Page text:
The Doubting Virgin, AND The Constant Youngman.

Observe what here is put in Print,
All you that do love merriment:
It's for Young-Men and Maids also,
Stay and hear 't o're before you go.
Tune of, The Repriev'd Captive,
OH my dearest do not slight me,
for my Love to thee is true,
There is none but thee can right me,
never change me for a new:
You intrude me, and delude me,
I think you cannot it deny,
Now you leave me and deceive me,
but can show no reason why.
I wonder young-men are so crossful,
since Virgins are so full of Love?
That makes Maids to be bashful,
thinking how young men will prove
But if in proving they were loving,
as they formerly pretend;
Then how neatly and compleatly
should we live till Life doth end.
The Mans Answer.
Oh my dear, why dost thou doubt me,
that to thee I'le prove unkind
I think my self not well without thee,
thou art always in my mind;
If I do leave thee or deceive thee,
then I wish nothing may thrive,
For let never my endeavour
prosper whilst I am alive.
THou art she whom I love dearly,
what can any man say more,
This is my mind I speak it freely,
I never said so much before:
Then sweet believe me, for it did grieve me
to hear the moan my Love did make,
My dearest Love i'le constant prove,
or beleive no man for my sake.
The Maids Answer.
My dear, what can there be expected,
whilst that we on earth de dwell,
Let not true love be neglectted,
then will every thing do well,
This my speeches, though we have riches
my sweet heart I you call,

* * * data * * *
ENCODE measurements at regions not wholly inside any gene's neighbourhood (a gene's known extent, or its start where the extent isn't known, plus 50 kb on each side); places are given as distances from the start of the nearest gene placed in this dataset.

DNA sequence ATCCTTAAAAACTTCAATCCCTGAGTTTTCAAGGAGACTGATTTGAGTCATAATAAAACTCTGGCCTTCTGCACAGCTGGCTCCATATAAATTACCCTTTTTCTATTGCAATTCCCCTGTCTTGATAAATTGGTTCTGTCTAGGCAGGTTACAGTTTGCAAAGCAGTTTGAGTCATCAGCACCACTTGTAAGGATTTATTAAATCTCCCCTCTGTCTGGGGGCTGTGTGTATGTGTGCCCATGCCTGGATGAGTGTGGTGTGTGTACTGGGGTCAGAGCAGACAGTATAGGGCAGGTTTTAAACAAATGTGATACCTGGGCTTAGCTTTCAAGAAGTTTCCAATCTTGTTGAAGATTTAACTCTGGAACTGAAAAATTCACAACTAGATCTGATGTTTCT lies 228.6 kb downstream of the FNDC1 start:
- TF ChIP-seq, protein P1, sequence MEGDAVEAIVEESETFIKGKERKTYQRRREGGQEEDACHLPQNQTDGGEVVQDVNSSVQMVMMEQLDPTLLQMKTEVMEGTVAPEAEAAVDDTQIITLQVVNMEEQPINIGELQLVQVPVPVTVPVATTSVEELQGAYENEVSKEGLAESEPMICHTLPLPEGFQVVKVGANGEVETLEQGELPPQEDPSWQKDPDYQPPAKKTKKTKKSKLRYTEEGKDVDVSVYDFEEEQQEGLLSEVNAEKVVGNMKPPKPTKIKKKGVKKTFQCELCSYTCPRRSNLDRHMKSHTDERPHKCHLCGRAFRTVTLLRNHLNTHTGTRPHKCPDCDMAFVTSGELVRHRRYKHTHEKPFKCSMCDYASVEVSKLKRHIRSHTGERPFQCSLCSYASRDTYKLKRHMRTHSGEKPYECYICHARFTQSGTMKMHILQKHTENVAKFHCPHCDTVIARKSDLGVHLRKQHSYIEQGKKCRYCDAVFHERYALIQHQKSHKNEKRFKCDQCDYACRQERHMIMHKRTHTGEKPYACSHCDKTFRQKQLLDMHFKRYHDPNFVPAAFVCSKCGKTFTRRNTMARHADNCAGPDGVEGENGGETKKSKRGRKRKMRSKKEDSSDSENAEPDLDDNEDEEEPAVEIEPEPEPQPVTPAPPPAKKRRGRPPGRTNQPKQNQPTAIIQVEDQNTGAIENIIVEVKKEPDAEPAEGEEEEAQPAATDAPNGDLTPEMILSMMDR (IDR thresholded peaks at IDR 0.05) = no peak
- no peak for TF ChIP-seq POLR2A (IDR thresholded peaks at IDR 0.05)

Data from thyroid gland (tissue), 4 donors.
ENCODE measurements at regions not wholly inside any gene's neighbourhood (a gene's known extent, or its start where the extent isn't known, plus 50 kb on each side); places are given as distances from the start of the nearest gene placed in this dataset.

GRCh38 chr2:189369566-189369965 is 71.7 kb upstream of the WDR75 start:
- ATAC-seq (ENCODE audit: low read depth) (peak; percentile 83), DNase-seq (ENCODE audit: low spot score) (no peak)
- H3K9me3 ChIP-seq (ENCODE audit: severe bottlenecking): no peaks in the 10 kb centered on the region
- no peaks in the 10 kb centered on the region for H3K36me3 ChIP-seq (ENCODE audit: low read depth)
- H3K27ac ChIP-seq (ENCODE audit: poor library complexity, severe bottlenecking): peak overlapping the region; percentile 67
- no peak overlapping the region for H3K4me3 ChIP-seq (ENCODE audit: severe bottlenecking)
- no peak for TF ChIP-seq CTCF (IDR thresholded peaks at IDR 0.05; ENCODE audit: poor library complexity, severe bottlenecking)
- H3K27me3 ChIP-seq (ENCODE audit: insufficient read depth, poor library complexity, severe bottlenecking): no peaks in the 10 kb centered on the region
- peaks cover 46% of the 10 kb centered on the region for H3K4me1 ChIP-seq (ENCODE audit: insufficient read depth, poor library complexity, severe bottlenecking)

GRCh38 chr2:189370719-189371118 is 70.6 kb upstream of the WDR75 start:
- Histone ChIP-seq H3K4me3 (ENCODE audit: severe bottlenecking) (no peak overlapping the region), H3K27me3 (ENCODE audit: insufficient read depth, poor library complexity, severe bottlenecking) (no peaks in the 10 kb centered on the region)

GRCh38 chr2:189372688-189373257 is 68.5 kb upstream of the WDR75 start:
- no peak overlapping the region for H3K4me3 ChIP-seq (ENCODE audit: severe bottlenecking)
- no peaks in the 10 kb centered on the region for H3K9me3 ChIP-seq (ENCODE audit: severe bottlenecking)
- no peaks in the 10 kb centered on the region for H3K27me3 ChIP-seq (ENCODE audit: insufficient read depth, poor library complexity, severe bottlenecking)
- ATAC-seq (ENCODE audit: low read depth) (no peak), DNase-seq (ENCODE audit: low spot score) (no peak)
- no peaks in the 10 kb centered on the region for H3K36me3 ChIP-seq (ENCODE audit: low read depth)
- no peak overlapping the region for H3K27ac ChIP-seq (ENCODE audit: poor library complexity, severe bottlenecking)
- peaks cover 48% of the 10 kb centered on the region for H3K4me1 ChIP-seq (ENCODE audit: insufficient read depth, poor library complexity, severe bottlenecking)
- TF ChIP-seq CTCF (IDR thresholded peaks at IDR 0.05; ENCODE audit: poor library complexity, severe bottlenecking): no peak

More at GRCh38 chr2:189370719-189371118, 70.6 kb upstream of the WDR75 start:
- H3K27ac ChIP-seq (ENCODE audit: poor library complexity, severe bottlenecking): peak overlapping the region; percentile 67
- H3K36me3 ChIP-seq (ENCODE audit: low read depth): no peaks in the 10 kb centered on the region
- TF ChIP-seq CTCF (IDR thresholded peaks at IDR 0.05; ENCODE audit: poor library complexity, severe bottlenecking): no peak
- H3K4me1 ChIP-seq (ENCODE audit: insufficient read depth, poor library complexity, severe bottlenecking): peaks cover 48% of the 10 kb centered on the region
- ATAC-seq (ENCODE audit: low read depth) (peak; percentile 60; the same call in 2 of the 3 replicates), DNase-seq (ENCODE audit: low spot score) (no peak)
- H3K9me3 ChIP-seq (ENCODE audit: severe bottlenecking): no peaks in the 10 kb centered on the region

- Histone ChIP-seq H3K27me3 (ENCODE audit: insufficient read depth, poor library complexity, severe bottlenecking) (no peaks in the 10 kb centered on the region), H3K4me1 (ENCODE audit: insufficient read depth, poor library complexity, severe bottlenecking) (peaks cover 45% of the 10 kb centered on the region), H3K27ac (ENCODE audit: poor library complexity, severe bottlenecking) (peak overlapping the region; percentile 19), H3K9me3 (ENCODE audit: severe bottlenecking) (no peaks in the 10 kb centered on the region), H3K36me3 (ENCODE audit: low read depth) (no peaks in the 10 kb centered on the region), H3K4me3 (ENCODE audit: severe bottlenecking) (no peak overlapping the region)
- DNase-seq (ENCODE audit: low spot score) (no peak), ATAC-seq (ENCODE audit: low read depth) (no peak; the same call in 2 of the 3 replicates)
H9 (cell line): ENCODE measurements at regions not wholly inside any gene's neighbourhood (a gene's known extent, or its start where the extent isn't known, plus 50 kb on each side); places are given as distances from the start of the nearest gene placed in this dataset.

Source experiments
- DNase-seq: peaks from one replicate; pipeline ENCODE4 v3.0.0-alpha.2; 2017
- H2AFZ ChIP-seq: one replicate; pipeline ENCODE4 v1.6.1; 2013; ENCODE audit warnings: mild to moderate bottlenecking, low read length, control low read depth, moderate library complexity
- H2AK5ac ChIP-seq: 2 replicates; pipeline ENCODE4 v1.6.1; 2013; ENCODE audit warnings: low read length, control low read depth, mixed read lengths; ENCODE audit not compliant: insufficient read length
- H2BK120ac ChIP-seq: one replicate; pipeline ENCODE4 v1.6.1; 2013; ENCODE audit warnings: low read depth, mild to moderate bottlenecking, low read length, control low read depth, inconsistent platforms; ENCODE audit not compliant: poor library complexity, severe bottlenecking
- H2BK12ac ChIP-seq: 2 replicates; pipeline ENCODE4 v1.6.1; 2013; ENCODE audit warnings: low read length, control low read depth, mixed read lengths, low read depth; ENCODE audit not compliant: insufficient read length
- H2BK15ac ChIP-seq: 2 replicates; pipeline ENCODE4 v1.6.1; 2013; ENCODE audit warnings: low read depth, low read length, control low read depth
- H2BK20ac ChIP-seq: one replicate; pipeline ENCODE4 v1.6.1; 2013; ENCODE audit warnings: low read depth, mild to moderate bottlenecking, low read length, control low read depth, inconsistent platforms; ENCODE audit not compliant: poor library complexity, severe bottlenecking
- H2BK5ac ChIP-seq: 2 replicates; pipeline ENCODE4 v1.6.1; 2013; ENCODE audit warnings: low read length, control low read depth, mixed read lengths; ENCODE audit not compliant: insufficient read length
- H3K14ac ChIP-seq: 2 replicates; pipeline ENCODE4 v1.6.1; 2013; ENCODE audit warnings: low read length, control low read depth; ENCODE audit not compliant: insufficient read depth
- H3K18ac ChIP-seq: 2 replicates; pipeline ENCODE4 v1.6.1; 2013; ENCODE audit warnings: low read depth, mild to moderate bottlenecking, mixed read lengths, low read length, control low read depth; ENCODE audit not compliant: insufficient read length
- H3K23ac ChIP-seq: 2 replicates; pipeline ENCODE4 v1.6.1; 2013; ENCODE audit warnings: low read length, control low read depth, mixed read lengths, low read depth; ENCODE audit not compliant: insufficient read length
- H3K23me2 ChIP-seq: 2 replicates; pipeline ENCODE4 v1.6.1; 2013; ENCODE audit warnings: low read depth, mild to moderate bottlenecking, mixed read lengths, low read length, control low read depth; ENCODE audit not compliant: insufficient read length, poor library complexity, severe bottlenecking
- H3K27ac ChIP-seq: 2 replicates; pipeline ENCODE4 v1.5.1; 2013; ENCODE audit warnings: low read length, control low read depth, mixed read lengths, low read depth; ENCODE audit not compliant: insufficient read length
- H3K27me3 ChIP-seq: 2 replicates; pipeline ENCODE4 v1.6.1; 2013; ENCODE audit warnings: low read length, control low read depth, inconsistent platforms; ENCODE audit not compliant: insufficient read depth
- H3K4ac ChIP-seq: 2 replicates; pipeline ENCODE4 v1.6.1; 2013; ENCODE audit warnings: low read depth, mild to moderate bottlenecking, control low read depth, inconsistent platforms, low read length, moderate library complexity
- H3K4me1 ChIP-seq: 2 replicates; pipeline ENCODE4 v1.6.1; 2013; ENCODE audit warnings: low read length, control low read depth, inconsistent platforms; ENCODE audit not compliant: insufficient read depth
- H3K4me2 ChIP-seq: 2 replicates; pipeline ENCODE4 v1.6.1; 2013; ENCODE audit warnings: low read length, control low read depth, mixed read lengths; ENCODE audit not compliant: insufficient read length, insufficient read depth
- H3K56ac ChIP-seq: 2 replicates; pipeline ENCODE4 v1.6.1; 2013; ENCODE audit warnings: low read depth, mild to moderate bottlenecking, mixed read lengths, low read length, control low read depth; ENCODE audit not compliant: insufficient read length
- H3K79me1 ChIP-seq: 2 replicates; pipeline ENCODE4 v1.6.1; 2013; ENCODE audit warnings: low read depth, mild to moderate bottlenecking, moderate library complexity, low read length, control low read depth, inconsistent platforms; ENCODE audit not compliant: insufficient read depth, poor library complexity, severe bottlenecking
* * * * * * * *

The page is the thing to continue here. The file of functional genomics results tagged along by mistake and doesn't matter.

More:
For all the mony my dear honey,
true love is the best of all.
Suppose that we had all the treasure
that's in England to be seen,
Or if that we had all the pleasure
that belongeth to a Queen:
Observe my speeches, I mean the riches
that upon some men do fall,
For all their pleasure, and their treasure;
true love is the best of all.
The Man.
Why do you use such expression,
unto me who am your own,
My heart you have in your possession,
unto you it is well known;
Pray never doubt it, nor pause about it,
my deatest love 'tis thou art she,
Water shall burn, and wind ne'r turn,
if that I prove false to thee,
This full glass I hope to drink it,
in remembrance of my dear,
Happy is the hour I think it,
that I met my true love here;
Now in pleasure without measure,
we will pass the time away,
Come my sweet heart we'l kiss and part,
for now we can no longer stay.
So they parted for that instant,
they both then were firm and true,
If all young people were so constant,
what need there be so much ado,
There needs no weeping, nor lost sleeping
if they did in love agree,
Nor no shaking, nor heart breaking,
pray observe this thing from me.

Printed for P. Brooksby at the Golden-Ball in Pye-Corner.

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